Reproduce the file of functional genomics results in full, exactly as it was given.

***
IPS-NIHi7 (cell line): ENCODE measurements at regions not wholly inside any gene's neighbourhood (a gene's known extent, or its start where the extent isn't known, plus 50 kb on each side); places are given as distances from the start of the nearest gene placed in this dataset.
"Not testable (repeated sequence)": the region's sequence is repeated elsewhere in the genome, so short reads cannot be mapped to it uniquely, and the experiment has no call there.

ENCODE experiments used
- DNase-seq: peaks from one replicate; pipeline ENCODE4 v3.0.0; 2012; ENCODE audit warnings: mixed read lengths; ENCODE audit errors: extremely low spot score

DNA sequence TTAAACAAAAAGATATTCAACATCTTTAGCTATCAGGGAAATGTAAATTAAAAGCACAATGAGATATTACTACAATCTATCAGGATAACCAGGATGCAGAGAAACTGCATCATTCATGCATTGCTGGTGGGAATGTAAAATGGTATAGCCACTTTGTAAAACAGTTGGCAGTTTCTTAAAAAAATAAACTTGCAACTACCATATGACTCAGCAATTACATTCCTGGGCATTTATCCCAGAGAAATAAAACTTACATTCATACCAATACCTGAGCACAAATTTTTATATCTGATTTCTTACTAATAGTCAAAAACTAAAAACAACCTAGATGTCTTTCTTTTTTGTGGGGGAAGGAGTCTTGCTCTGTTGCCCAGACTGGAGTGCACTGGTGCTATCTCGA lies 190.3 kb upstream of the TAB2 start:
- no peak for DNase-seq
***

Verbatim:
IPS-NIHi7 (cell line): ENCODE measurements at regions not wholly inside any gene's neighbourhood (a gene's known extent, or its start where the extent isn't known, plus 50 kb on each side); places are given as distances from the start of the nearest gene placed in this dataset.
"Not testable (repeated sequence)": the region's sequence is repeated elsewhere in the genome, so short reads cannot be mapped to it uniquely, and the experiment has no call there.

ENCODE experiments used
- DNase-seq: peaks from one replicate; pipeline ENCODE4 v3.0.0; 2012; ENCODE audit warnings: mixed read lengths; ENCODE audit errors: extremely low spot score

DNA sequence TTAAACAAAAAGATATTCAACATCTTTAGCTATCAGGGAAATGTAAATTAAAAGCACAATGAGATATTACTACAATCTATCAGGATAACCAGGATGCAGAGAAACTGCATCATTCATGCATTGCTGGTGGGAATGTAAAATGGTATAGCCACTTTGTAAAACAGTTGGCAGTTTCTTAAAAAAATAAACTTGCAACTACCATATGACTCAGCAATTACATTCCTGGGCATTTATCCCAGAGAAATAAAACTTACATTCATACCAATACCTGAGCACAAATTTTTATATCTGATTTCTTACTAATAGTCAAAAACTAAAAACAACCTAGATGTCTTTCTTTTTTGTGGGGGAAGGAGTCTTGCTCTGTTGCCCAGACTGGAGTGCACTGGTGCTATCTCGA lies 190.3 kb upstream of the TAB2 start:
- no peak for DNase-seq